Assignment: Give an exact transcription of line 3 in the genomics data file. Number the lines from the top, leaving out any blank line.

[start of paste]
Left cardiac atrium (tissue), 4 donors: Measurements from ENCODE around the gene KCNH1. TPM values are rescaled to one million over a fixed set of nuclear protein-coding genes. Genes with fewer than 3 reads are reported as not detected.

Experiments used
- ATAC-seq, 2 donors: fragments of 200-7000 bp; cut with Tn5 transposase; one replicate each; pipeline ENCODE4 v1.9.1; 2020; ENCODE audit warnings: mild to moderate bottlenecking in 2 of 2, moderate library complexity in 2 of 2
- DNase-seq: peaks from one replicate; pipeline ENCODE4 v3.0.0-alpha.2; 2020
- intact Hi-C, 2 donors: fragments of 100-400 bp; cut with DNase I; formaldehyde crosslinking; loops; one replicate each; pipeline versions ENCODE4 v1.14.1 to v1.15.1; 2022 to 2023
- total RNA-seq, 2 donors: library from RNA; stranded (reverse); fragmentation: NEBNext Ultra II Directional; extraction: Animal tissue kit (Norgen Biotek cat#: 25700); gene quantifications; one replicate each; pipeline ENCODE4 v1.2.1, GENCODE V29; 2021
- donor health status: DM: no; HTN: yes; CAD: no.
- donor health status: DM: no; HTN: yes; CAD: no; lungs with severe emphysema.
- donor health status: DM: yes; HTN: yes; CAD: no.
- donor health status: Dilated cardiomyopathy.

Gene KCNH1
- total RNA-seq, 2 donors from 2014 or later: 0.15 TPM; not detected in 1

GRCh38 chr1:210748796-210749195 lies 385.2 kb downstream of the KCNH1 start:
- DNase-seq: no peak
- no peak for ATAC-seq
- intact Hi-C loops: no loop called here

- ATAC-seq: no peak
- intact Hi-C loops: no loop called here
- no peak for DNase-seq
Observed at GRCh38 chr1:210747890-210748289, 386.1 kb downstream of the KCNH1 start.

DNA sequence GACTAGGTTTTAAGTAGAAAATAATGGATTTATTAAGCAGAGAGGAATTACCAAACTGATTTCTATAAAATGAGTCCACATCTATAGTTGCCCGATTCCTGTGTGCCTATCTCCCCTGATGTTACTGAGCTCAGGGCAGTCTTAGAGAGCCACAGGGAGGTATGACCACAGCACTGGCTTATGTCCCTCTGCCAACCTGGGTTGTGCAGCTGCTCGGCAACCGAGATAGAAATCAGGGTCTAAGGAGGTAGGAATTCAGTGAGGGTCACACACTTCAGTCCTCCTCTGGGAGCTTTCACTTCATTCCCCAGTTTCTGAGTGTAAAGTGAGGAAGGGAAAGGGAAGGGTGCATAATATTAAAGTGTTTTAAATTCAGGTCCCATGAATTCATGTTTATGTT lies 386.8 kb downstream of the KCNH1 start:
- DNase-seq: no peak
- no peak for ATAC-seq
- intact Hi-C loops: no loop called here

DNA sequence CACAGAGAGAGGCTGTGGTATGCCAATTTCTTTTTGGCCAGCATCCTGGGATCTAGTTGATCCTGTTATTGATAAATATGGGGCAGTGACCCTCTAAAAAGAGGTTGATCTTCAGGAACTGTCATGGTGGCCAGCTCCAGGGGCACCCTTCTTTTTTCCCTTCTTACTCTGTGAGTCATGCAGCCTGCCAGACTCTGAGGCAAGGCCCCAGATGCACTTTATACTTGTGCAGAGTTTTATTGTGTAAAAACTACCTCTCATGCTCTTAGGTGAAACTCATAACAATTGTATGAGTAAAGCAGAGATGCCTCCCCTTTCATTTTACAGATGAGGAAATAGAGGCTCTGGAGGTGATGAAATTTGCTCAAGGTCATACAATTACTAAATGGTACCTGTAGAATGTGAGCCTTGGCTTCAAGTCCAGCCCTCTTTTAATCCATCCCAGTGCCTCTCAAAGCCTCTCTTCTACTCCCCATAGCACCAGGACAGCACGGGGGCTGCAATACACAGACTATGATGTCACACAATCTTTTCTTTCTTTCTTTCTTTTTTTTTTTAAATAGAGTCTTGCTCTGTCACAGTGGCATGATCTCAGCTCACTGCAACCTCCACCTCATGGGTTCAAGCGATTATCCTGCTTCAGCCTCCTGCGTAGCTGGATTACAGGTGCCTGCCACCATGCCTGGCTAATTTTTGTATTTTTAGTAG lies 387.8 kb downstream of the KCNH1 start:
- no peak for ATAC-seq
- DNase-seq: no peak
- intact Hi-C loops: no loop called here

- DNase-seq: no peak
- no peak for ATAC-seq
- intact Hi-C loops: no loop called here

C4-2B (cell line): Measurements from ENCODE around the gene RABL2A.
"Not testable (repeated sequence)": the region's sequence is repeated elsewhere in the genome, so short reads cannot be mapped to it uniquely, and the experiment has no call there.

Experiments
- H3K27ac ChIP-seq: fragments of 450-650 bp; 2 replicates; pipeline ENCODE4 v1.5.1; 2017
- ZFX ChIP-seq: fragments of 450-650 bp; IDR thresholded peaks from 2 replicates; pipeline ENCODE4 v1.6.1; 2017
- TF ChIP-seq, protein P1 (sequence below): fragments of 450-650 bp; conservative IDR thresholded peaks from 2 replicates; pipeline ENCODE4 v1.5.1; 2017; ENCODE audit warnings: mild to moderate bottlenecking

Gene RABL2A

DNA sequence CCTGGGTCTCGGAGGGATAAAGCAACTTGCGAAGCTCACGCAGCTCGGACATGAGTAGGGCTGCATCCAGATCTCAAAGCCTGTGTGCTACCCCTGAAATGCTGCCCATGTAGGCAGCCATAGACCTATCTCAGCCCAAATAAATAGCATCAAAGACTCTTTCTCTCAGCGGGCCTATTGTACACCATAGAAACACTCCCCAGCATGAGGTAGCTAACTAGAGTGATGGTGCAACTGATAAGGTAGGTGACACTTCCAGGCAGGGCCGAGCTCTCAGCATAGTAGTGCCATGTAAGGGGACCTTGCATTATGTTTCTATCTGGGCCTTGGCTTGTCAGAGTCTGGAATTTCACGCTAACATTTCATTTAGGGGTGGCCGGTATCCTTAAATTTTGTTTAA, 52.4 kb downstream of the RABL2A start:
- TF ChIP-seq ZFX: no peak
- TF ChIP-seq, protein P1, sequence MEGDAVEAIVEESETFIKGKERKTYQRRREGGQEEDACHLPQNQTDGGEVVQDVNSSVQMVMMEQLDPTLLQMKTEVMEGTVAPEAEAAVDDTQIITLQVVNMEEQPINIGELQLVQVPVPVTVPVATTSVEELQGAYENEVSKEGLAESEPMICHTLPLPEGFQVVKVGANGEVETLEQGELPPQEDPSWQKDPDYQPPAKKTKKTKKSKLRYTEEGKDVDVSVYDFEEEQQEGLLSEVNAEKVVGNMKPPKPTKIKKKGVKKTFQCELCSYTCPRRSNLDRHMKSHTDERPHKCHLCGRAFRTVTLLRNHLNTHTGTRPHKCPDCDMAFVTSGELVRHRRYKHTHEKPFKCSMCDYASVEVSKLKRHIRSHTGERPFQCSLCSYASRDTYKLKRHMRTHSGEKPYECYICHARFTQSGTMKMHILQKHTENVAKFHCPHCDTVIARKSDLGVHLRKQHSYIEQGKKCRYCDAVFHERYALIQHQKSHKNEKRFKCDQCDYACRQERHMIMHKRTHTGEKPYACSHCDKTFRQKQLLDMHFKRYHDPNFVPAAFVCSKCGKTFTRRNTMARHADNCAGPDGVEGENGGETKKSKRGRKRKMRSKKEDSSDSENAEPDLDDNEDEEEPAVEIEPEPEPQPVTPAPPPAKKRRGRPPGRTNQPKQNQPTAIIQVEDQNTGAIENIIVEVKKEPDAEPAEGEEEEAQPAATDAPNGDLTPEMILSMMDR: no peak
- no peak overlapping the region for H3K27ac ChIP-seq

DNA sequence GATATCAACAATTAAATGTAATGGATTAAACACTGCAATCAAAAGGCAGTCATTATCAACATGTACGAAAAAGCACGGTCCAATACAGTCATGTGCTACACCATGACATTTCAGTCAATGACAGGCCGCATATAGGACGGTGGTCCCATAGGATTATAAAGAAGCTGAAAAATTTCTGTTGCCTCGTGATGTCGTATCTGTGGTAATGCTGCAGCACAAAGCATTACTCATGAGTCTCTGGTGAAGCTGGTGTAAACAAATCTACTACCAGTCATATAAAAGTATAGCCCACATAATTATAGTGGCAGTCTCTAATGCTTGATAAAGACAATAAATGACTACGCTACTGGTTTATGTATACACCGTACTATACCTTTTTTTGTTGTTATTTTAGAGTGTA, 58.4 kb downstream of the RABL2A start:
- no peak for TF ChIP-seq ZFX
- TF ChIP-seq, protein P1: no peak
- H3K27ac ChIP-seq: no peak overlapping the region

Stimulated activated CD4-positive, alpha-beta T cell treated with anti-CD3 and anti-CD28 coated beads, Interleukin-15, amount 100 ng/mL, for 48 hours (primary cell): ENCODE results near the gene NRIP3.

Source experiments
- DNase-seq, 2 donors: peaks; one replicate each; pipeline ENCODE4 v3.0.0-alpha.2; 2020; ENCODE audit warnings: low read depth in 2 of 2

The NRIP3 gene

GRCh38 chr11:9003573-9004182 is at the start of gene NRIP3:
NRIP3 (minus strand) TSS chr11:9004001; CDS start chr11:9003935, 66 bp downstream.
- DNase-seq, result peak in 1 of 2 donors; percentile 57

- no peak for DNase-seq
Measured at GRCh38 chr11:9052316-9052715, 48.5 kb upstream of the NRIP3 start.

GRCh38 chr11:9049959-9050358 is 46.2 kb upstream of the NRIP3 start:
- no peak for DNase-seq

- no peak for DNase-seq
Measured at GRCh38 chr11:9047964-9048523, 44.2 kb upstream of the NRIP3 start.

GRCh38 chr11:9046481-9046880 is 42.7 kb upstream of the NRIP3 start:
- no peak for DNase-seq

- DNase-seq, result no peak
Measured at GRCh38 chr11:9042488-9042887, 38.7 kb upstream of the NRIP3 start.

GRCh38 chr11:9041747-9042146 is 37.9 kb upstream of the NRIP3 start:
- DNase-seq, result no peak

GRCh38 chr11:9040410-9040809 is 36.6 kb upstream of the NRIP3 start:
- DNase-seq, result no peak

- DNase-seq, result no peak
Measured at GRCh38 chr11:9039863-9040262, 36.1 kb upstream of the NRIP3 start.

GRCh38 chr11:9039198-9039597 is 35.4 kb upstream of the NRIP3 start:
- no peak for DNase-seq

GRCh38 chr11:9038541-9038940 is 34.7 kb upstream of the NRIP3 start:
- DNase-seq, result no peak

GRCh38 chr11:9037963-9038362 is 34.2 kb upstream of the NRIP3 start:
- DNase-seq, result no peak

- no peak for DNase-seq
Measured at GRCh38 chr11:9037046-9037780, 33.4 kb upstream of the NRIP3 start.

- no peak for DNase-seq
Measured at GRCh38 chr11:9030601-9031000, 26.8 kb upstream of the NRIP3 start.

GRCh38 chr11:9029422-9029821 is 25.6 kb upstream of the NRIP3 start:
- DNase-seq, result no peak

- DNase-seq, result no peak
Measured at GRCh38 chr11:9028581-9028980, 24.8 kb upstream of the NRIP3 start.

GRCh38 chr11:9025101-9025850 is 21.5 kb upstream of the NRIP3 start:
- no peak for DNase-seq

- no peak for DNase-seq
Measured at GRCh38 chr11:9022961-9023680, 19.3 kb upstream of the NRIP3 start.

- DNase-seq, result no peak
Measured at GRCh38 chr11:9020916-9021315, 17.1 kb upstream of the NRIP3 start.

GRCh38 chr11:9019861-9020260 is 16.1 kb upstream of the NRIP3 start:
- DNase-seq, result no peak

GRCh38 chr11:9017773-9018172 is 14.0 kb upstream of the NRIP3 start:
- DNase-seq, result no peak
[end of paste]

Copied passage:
- ATAC-seq, 2 donors: fragments of 200-7000 bp; cut with Tn5 transposase; one replicate each; pipeline ENCODE4 v1.9.1; 2020; ENCODE audit warnings: mild to moderate bottlenecking in 2 of 2, moderate library complexity in 2 of 2